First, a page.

• Saturday, July 13, 2024
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Nigeria struggles as Saudi achieves first budget surplus in 8yrs

FG, Reps meeting on 2015 budget deadlocked

Saudi Arabia, the world’s largest crude oil exporter, is hoping to post its first budget surplus in nearly a decade next year on the back of improved oil prices and restricted government spending, a reality that is everything Nigeria wished for.

Unlike Africa’s biggest oil producer struggling to fund its yearly budget, or even fund an opaque subsidy scheme, Saudi Arabia has declared it will achieve a budget surplus of $24 billion, or about 2.5 percent of its gross domestic product, in 2022, its first since 2014.

The improvement in financial fortunes is expected to give Saudi the financial muscle it needs to not only scale up its oil production capacity by 1 million bpd to 13 million barrels per day, but also invest heavily in mitigating its carbon emissions, according to Saudi Crown Prince Mohammed bin Salman.

“Surpluses will be used to increase government reserves to counter the needs posted by the coronavirus pandemic, strengthen the kingdom’s financial position, and boost its capabilities to face global shocks and crises,” Salman told Saudi’s official press agency, SPA.

Data from the Saudi Arabia budget office show the country’s economy is expected to grow by almost 7.4 percent next year, after expanding by a modest 2.9 percent in 2021.

The budget document noted that Saudi Arabia’s economic growth would be driven by high oil prices and “the expected improvement in non-oil GDP assuming that the economy continues to recover gradually from the effects of the COVID-19 pandemic.”

Read also: Saudi, Malaysia oil savings relieve citizens in lesson for Nigeria

Project watchers say Saudi Aramco’s multi-billion Zuluf offshore incremental project is expected soon to see the light of day, with the Saudi state-owned firm expected to place awards within months for the project.

The much-delayed Zuluf development is expected to cost up to $8 billion and aims to boost the country’s crude output by as much as 600,000 barrels per day, almost doubling the field’s production capacity.

“We see more flexibility on the project spending front and Zuluf is expected to be at the forefront of Aramco’s growth ambitions,” one person close to the Saudi long-term agreement (LTA) arrangement with offshore contractors told SPA.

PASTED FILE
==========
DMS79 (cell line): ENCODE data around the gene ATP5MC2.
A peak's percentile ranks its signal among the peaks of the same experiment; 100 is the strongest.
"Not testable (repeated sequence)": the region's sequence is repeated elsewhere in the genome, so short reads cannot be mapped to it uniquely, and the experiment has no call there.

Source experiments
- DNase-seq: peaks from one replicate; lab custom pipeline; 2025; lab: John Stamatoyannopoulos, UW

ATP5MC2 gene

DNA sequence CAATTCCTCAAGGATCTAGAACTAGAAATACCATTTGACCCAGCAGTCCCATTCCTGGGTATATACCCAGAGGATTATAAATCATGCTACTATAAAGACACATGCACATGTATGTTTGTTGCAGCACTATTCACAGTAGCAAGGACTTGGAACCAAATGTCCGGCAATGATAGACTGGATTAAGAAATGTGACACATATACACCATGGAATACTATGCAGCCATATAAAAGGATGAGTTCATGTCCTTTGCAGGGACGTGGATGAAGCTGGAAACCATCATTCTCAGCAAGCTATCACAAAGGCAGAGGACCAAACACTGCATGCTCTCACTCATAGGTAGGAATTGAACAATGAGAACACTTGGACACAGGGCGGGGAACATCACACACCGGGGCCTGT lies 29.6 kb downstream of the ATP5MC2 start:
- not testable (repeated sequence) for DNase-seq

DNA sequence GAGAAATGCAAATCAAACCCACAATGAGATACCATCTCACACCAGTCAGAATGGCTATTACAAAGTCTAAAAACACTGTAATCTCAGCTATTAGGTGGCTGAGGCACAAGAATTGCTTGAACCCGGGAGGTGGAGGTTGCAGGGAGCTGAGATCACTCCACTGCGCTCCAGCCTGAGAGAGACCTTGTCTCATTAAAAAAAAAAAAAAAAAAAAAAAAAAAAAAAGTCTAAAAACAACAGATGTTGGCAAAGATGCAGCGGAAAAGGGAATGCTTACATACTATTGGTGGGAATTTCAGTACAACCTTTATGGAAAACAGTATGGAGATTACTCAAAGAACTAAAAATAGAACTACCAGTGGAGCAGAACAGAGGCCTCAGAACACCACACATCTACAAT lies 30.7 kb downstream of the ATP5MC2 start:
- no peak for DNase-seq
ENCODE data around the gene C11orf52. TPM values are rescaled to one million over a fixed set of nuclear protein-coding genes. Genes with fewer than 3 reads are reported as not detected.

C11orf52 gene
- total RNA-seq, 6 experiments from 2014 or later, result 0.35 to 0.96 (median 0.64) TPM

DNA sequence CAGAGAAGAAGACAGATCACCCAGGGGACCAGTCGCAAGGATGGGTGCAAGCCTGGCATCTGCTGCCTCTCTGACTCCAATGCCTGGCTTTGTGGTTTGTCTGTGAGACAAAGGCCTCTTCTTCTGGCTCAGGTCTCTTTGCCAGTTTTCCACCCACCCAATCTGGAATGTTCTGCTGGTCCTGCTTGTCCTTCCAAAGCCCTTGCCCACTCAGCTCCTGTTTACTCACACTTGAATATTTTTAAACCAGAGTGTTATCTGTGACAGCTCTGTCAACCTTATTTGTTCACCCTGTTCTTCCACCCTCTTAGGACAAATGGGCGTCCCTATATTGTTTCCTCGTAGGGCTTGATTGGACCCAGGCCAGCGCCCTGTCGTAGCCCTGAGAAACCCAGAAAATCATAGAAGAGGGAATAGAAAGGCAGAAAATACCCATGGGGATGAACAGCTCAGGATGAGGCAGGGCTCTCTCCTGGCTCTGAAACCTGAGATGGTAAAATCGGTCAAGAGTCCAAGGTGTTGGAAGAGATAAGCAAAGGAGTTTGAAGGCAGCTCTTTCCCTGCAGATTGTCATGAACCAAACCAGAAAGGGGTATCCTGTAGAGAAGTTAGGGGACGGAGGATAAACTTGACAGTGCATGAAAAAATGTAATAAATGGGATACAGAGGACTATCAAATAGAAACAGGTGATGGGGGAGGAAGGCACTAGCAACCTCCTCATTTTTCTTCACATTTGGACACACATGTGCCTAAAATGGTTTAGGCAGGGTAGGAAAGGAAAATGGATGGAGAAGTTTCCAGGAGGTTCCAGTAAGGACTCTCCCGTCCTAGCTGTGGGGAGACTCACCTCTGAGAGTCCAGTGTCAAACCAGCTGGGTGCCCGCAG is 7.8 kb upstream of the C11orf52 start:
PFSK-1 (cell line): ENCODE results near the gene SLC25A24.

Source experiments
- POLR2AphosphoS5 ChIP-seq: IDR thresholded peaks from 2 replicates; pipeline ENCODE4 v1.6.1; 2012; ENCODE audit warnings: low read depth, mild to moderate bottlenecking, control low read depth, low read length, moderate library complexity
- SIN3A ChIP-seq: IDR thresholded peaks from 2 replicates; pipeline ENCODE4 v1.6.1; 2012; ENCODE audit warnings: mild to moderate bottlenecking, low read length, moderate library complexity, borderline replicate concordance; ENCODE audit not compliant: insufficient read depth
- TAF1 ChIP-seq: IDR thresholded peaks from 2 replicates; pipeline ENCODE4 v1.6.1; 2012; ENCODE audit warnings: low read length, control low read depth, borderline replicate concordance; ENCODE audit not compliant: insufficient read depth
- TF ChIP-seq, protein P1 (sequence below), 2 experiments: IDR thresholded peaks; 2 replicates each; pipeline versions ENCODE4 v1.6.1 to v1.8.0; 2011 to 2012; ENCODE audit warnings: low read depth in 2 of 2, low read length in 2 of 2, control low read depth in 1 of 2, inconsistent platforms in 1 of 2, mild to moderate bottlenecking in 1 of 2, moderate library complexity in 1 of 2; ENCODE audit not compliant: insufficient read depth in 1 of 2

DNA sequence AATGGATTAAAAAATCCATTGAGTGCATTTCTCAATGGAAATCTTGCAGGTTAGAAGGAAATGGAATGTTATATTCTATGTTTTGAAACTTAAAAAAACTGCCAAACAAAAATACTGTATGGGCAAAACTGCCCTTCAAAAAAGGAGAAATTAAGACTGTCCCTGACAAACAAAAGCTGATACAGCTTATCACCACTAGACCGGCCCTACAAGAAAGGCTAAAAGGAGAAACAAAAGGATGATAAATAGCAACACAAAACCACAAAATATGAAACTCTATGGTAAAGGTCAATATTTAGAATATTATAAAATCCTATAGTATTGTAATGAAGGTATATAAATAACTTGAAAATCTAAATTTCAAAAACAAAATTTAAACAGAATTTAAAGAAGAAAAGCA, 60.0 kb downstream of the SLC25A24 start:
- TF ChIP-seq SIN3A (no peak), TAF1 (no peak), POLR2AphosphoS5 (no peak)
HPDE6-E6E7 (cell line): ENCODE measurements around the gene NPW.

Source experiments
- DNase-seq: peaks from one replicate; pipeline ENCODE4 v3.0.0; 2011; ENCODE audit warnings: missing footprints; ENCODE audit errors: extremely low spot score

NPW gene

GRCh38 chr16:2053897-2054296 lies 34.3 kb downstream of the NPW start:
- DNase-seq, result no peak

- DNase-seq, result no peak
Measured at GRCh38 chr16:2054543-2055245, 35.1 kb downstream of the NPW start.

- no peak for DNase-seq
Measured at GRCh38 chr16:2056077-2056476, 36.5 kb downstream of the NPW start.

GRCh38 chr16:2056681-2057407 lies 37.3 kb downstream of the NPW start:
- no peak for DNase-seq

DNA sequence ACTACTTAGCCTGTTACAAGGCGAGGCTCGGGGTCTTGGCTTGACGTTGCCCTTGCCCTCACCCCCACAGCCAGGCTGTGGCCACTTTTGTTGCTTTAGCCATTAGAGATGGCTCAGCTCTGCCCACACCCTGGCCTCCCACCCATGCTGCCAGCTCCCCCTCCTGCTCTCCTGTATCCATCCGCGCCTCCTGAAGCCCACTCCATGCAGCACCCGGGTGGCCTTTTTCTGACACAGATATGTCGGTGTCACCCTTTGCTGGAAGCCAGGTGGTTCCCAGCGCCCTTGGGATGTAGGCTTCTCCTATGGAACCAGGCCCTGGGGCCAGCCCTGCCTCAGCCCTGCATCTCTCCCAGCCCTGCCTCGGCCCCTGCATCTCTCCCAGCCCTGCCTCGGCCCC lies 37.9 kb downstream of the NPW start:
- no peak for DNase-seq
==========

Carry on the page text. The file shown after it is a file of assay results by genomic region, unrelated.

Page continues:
Saudi Arabia’s fiscal projections next year are a marked improvement from recent years that have seen the country post heavy budget deficits as the coronavirus pandemic disrupted global economies and hammered oil prices.

Nigeria’s story is the exact opposite of Saudi’s successful economic reform.

The Federal Government spent N6.17 trillion more than it earned in 2020, leaving its fiscal deficit at 4 percent of GDP, the highest in 21 years, according to Central Bank of Nigeria (CBN) data analysed.

Further analysis shows although, in the first seven months of 2021, revenue rose to N2.45 trillion from N2.17 trillion in the corresponding period last year, expenditure rose faster, climbing 16 percent to N6.43 trillion from N5.53 trillion within the same period.

The above resulted in a deficit of N5.1 trillion in seven months of 2021, representing 51 percent, increase compared with the N3.36 trillion recorded in the corresponding period last year.

“If we do not meet our revenue target, which looks too ambitious, the deficit financing for 2021 will likely be higher,” Toki Mabogunje, president, Lagos Chamber of Commerce and Industry (LCCI), said.

Nigeria needs to think in terms of decentralisation to move forward, Joe Nwakwue, chairman, Society of Petroleum Engineers (SPE), said, noting, “The government must focus on setting up the right regulations and allow private sector to drive the oil and gas sector.”

Most experts have long urged for reforms that could unleash faster growth often feeling they are being held back by an out-of-touch Federal Government in Abuja.

Nigeria’s unemployment rate has more than quadrupled over the last six years as the economy went through two recessions, overshadowing efforts by President Muhammadu Buhari’s administration to create jobs.

The widening fiscal deficit and other challenges to revenue in Nigeria are unlikely to scuttle the government’s plans to tap between $3 billion and $6 billion from the international debt market this year, according to Samir Gadio, head of Africa strategy at Standard Chartered Bank.

The last time Nigeria’s fiscal deficit exceeded 4 percent was in 1999, when the government opened the taps on infrastructure spending to give the economy a boost after years of military rule.